Jeremy Corbyn's policies on energy have been condemned as "naive and short-sighted" by one of Labour's major union backers.
The GMB union, which represents energy workers, warned that "wishful thinking" would not keep the lights on as it tore into the Labour leader's plans to ban fracking and phase out coal-fired power stations.
Mr Corbyn will set out his plans t o create an energy policy "for the 60 million, not the Big Six" if he becomes prime minister, including the creation of 300,000 jobs in the renewables sector.
The Labour leader will set a target of generating 65% of UK electricity from renewable sources by 2030 in a bid to make the country a world leader in green technology.
A Corbyn-led Labour government would ban fracking, as extracting gas is "not compatible" with the UK's climate commitments because it is a fossil fuel.
The GMB, which is backing Owen Smith in the Labour leadership race, warned that Mr Corbyn's policies would not work.
Justin Bowden, the union's national secretary for energy, said: " Everyone gets how - over time - renewable energy sources have an important role to play in a sensibly conceived mixed energy policy.
"However wishful thinking doesn't generate the power we need to heat homes, keep the lights on and the economy functioning; this means that until there are technological breakthroughs in carbon capture or solar storage then gas and nuclear power are the only reliable, low-carbon shows in town for all those days when the sun doesn't shine and the wind doesn't blow.
"Limiting the UK's options on achieving energy self-sufficiency by proposing an outright ban on fracking is naive and short-sighted.
"Gas is four times cheaper than electricity, the main reason why over 80% of homes use gas for heating, and access to gas is a key part of every fuel poverty strategy.
"While we are waiting with our fingers crossed for the technology to arrive, or quadrupling the size of the electricity infrastructure and asking everyone with a gas boiler to rip it out and replace it with an electric one, we should not be having to depend on Russia, Qatar, Kuwait or some combination of these regimes to supply us with gas to heat our homes and supply the gas for our crucial chemicals industry."
Mr Corbyn would reinstate the Department for Energy and Climate Change scrapped by Theresa May when she took over as Prime Minister, a decision he described as "short-sighted and irresponsible".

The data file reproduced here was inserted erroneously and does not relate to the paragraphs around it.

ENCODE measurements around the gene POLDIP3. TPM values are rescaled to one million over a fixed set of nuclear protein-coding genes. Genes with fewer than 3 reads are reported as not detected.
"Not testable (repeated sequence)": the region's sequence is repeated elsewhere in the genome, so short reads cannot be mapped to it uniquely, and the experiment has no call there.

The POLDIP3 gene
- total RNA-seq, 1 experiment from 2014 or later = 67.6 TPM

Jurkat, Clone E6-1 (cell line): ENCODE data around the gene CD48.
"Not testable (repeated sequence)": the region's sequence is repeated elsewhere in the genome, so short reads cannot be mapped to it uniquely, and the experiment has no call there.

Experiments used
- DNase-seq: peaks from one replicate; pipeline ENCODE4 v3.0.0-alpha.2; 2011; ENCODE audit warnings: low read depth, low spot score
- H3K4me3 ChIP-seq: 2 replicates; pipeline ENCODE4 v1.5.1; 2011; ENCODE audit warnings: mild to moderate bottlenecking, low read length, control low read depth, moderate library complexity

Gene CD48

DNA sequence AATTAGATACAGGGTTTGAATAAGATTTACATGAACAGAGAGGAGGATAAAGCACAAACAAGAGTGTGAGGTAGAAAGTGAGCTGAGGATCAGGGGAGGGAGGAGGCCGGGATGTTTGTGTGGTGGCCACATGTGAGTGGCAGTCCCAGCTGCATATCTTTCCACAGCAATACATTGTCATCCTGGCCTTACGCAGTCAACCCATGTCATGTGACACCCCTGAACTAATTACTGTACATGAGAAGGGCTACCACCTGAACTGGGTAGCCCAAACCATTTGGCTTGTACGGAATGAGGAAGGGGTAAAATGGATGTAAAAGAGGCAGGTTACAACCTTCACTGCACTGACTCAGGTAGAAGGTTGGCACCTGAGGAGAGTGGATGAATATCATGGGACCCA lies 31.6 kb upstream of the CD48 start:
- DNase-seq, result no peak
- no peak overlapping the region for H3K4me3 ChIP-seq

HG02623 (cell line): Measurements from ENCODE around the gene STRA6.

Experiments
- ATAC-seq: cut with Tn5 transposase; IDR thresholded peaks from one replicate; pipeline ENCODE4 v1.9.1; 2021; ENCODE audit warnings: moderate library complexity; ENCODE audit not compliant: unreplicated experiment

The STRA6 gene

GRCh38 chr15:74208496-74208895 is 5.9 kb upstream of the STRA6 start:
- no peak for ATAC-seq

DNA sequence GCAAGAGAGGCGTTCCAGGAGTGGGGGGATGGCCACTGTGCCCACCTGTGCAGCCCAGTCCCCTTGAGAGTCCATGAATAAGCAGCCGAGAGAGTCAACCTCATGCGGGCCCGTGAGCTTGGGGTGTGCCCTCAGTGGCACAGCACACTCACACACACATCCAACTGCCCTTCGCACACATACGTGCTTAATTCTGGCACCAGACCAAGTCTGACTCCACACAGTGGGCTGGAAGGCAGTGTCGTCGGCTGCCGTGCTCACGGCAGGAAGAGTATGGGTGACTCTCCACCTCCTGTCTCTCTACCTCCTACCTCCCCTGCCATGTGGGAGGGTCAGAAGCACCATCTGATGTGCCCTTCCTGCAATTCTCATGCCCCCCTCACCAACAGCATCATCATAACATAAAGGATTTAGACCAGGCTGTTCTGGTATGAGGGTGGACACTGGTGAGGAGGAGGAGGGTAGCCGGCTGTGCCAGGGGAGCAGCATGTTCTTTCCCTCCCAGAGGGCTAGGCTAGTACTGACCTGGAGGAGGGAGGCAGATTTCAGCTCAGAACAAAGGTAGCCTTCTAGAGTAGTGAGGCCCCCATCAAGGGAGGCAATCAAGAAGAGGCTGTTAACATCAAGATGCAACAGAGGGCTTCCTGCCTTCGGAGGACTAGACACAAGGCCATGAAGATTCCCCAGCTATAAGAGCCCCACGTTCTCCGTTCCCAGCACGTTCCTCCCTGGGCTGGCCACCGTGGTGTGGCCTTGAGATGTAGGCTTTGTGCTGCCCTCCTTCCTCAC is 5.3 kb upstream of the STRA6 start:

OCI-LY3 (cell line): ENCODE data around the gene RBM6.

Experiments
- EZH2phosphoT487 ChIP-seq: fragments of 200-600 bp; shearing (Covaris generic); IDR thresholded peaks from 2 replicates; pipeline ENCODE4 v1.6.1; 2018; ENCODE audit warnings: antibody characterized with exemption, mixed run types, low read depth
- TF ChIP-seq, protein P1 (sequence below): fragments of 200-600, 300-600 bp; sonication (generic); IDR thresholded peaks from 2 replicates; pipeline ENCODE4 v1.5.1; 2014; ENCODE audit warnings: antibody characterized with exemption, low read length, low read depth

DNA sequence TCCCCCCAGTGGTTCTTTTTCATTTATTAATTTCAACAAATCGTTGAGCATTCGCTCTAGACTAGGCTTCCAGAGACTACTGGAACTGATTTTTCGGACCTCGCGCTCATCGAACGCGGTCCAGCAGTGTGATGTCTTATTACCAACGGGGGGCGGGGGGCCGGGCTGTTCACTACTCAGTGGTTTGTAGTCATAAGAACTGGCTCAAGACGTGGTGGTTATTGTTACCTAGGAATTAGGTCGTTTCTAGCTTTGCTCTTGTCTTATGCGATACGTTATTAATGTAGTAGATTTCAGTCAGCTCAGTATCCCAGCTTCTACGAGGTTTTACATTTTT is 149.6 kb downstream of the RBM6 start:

Launching his energy and environment manifesto in Nottingham, Mr Corbyn is expected to say: "When Labour gets back into power Britain will lead the world in action on climate change.
"We will act to protect the future of our planet, with social justice at the heart of our environment policies, and take our fair share of action to meet the Paris climate agreement - starting by getting on track with our Climate Change Act goals.
"We want Britain to be the world's leading producer of renewables technology.
"To achieve this we will accelerate the transition to a low-carbon economy, and drive the expansion of the green industries and jobs of the future, using our National Investment Bank to invest in public and community-owned renewable energy.
"This will deliver clean energy and curb energy bill rises for households; an energy policy for the 60 million, not the Big Six energy companies."
The manifesto also contains plans to empower community energy companies and co-operatives, introduce a National Home Insulation plan for at least four million homes, adopt EU environmental regulations and back the Government's plan to phase out coal-fired power by 2025.
But leadership rival and Pontypridd MP Mr Smith highlighted comments from August last year in which Mr Corbyn said mines in South Wales could be reopened.
Mr Smith said: "It's impossible for Jeremy Corbyn to speak with credibility on environmental policy.
"He's called for the reintroduction of deeply damaging open-cast coal mining, only had one meeting with his shadow environment team in nine months as leader, and didn't utter a word of protest when Theresa May scrapped the Department for Energy and Climate Change."
"By failing to campaign effectively for Britain to remain in the EU, and by calling for Article 50 to be invoked immediately, he has put vital environmental protections at further risk."
Meanwhile, Mr Smith warned that the re-election of Mr Corbyn could leave a generation without their own home.
Reiterating his plan to build 1.5 million new homes in five years, half of which would be social homes, and launch a £50 million outreach fund to end rough sleeping, Mr Smith said: "If Jeremy continues as leader, I really fear that the Tories will be in power until at least 2025.
"If the Tories' appalling record on housing continues, then we'll have a shortage of 1.8 million homes by 2025, the last of our social housing will be sold off, and more than 100,000 families will be left homeless.
"Labour cannot turn a blind eye and allow the Tories to condemn thousands more people to a life on the streets or without a home they can call their own.
"We have to be a credible government-in-waiting and win the next election."